MacroScope

No relief in sight for millions of unemployed Americans: Cleveland Fed report

The new normal is getting old. And when it comes to America’s stuttering employment market, it’s not going to get much better any time soon, according to a new report from the Cleveland Fed.

The U.S. economy created 175,000 new jobs in May, while the jobless rate rose slightly. It was a neither-here-nor-there sort of report. In the Labor Department’s own words: Both “the number of unemployed persons, at 11.8 million, and the unemployment rate, at 7.6 percent, were essentially unchanged in May.” 

Unfortunately, this anemic pattern is likely to be long-lasting, write Cleveland Fed economists Mark Schweitzer and Murat Tasci.

The details of their analysis are here but this is its rather sobering conclusion:

The buoyant monthly employment gains that accompanied prior recoveries are not likely to be repeated. Indeed, even if GDP growth were to surprise on the high side [around 3%], employment growth generated by our model would still be just 147,000 per month in the current year, even though the economy would be on a path to a 6.5 percent unemployment rate by the third quarter of 2014.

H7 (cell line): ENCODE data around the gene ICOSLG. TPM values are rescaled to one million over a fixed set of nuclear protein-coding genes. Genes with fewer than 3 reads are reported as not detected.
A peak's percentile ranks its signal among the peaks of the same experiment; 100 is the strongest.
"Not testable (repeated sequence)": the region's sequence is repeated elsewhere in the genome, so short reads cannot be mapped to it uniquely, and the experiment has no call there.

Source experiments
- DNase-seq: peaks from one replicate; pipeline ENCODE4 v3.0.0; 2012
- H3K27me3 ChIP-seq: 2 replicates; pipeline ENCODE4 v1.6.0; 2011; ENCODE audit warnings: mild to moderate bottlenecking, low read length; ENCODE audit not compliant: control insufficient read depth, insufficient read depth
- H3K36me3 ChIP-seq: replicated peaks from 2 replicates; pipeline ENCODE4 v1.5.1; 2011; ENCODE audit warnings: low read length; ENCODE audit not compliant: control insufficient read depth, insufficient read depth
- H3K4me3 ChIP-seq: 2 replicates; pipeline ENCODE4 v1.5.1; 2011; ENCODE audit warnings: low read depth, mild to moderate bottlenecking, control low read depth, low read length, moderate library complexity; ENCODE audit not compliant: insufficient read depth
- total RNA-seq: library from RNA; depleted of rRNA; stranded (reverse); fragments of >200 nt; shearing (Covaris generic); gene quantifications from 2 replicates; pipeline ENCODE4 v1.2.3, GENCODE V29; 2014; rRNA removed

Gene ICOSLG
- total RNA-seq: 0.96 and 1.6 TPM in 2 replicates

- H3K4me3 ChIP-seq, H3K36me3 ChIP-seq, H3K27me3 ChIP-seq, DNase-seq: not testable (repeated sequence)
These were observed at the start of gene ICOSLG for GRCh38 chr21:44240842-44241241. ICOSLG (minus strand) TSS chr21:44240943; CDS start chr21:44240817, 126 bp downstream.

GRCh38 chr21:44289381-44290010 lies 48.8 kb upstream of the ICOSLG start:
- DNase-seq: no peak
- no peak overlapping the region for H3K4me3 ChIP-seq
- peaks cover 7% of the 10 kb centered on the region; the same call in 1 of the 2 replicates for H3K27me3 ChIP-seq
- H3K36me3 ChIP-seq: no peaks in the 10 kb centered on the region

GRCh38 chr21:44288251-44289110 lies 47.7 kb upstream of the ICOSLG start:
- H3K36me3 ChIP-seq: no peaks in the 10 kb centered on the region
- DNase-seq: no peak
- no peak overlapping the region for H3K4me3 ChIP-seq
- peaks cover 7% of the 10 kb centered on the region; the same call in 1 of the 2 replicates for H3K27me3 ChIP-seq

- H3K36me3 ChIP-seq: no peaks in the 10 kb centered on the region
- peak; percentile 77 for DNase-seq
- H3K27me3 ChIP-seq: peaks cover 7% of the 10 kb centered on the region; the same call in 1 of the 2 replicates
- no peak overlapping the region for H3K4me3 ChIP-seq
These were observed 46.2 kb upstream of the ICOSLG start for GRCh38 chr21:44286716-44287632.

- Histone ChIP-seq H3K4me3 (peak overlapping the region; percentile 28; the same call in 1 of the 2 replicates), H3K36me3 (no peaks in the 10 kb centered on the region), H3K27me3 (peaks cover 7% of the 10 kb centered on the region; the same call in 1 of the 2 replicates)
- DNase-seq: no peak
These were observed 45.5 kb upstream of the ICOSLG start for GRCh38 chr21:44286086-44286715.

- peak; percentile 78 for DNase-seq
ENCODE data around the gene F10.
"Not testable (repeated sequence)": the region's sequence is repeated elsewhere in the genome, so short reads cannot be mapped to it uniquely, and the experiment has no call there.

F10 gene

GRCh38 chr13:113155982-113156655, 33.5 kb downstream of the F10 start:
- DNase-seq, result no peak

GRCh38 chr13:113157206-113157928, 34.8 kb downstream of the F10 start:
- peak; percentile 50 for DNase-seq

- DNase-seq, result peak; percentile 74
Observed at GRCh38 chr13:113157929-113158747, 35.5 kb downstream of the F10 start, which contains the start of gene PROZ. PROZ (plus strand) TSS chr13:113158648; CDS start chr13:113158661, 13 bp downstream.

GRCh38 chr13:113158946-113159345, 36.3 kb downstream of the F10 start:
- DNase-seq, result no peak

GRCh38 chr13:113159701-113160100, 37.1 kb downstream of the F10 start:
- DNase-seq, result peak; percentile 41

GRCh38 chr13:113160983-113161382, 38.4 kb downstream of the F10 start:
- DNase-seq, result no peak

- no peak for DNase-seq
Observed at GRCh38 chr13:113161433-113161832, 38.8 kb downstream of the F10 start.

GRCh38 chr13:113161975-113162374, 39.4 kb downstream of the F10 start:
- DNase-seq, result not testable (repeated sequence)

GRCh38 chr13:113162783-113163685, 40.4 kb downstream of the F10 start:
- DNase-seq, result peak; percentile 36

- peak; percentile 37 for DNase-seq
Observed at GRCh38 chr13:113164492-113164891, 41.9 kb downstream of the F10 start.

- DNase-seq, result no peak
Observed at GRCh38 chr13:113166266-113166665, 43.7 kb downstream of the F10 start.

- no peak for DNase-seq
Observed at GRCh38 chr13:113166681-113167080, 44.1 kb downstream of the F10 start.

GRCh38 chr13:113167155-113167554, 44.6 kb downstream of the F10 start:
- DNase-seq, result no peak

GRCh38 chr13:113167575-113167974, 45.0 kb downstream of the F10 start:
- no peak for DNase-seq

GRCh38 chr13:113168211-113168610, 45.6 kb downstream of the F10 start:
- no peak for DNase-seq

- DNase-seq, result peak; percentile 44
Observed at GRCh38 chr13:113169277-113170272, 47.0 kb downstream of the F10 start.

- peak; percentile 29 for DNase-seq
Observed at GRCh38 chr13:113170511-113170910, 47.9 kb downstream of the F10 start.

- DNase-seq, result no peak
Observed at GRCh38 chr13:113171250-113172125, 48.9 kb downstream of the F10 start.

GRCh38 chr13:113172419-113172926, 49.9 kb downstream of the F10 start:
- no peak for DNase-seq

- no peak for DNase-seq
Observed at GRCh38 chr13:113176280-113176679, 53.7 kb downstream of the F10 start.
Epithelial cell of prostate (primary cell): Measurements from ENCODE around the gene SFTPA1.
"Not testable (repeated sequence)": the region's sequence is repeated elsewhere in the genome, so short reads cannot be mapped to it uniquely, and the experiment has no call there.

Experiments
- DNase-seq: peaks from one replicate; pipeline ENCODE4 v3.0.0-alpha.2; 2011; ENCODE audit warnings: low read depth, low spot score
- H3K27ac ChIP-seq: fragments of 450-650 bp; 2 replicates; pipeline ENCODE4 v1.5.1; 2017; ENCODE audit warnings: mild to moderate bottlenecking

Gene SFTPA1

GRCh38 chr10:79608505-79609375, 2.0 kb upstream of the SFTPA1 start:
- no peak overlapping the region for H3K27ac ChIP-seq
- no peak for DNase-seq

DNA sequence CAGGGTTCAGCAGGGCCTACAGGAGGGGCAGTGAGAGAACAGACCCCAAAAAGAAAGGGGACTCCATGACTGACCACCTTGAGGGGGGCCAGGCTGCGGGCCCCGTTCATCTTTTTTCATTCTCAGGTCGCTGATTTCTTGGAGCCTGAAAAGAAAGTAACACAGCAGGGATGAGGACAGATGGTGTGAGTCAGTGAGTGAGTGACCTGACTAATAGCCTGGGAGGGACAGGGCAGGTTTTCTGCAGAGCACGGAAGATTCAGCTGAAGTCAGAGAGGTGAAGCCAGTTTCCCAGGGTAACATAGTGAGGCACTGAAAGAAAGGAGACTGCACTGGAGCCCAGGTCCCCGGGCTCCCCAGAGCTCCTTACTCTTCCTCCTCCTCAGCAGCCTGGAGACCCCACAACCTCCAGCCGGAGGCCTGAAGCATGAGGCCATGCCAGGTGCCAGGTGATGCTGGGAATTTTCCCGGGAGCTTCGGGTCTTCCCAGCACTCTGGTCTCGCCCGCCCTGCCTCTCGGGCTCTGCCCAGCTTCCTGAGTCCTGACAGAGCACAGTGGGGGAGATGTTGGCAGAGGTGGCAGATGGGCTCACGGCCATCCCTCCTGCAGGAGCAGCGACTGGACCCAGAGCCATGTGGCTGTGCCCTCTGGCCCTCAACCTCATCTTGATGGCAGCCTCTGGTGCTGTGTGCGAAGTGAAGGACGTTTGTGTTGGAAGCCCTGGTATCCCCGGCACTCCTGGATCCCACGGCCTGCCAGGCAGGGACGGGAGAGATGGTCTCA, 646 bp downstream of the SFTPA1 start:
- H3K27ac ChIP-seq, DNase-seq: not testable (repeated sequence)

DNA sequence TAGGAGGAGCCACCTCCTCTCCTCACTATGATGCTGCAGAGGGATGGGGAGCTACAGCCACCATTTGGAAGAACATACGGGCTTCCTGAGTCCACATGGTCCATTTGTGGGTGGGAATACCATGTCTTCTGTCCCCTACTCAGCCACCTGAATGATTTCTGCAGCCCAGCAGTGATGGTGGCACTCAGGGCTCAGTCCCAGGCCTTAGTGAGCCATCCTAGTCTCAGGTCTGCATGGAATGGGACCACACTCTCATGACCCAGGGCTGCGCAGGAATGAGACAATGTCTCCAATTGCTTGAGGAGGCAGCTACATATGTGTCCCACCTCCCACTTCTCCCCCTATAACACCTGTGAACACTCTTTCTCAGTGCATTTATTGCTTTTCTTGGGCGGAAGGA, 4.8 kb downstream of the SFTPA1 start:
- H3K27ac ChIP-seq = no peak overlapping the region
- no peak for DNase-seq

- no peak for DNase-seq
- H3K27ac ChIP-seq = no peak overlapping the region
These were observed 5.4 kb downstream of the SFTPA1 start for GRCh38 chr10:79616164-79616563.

Watch price of booze for inflation tips, says Cleveland Fed

What do the price of infants’ clothing and alcohol have in common? They are “sticky prices” that rarely change.

Federal Reserve researchers Michael Bryan and Brent Meyer say these sticky prices may be a better indicator for where inflation is heading.

“While a sticky price may not be as responsive to economic conditions as a flexible price, it may do a better job of incorporating inflation expectations. Since price setters understand that it will be costly to change prices, they will want their price decisions to account for inflation over the periods between their infrequent price changes,” the researchers wrote in a study published on the Cleveland Fed’s website.